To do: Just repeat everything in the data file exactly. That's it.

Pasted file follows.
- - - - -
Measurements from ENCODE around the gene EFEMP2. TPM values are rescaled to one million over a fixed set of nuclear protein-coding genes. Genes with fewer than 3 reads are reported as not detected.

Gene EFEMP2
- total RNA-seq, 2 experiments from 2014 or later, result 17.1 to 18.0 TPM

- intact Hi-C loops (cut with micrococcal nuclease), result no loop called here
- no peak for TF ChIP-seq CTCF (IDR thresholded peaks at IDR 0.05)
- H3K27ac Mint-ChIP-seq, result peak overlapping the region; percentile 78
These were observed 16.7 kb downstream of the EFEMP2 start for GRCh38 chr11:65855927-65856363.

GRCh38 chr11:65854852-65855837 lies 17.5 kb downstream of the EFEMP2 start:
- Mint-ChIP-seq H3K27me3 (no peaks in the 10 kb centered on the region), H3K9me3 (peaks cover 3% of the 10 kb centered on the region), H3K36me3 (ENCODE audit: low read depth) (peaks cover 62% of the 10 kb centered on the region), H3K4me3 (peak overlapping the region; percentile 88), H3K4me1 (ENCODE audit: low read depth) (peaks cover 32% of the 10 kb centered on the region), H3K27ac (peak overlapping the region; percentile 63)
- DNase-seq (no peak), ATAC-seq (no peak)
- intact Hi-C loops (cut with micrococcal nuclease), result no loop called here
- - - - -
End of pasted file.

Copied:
Measurements from ENCODE around the gene EFEMP2. TPM values are rescaled to one million over a fixed set of nuclear protein-coding genes. Genes with fewer than 3 reads are reported as not detected.

Gene EFEMP2
- total RNA-seq, 2 experiments from 2014 or later, result 17.1 to 18.0 TPM

- intact Hi-C loops (cut with micrococcal nuclease), result no loop called here
- no peak for TF ChIP-seq CTCF (IDR thresholded peaks at IDR 0.05)
- H3K27ac Mint-ChIP-seq, result peak overlapping the region; percentile 78
These were observed 16.7 kb downstream of the EFEMP2 start for GRCh38 chr11:65855927-65856363.

GRCh38 chr11:65854852-65855837 lies 17.5 kb downstream of the EFEMP2 start:
- Mint-ChIP-seq H3K27me3 (no peaks in the 10 kb centered on the region), H3K9me3 (peaks cover 3% of the 10 kb centered on the region), H3K36me3 (ENCODE audit: low read depth) (peaks cover 62% of the 10 kb centered on the region), H3K4me3 (peak overlapping the region; percentile 88), H3K4me1 (ENCODE audit: low read depth) (peaks cover 32% of the 10 kb centered on the region), H3K27ac (peak overlapping the region; percentile 63)
- DNase-seq (no peak), ATAC-seq (no peak)
- intact Hi-C loops (cut with micrococcal nuclease), result no loop called here